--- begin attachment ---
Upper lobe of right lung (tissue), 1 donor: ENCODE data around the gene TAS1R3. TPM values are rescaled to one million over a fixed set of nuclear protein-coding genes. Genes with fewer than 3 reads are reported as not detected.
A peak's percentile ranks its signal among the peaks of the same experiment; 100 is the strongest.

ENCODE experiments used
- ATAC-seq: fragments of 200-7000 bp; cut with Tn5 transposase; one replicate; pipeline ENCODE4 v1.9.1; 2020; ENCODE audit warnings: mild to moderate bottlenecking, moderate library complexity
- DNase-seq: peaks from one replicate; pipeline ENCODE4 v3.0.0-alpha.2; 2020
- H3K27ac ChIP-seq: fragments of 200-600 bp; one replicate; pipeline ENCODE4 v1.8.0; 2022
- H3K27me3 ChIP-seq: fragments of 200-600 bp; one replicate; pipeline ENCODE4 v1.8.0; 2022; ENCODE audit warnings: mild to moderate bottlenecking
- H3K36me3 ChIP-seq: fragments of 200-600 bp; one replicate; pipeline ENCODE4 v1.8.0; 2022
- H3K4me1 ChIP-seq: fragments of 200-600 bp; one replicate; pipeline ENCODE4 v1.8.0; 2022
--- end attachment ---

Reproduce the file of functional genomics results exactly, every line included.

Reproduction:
Upper lobe of right lung (tissue), 1 donor: ENCODE data around the gene TAS1R3. TPM values are rescaled to one million over a fixed set of nuclear protein-coding genes. Genes with fewer than 3 reads are reported as not detected.
A peak's percentile ranks its signal among the peaks of the same experiment; 100 is the strongest.

ENCODE experiments used
- ATAC-seq: fragments of 200-7000 bp; cut with Tn5 transposase; one replicate; pipeline ENCODE4 v1.9.1; 2020; ENCODE audit warnings: mild to moderate bottlenecking, moderate library complexity
- DNase-seq: peaks from one replicate; pipeline ENCODE4 v3.0.0-alpha.2; 2020
- H3K27ac ChIP-seq: fragments of 200-600 bp; one replicate; pipeline ENCODE4 v1.8.0; 2022
- H3K27me3 ChIP-seq: fragments of 200-600 bp; one replicate; pipeline ENCODE4 v1.8.0; 2022; ENCODE audit warnings: mild to moderate bottlenecking
- H3K36me3 ChIP-seq: fragments of 200-600 bp; one replicate; pipeline ENCODE4 v1.8.0; 2022
- H3K4me1 ChIP-seq: fragments of 200-600 bp; one replicate; pipeline ENCODE4 v1.8.0; 2022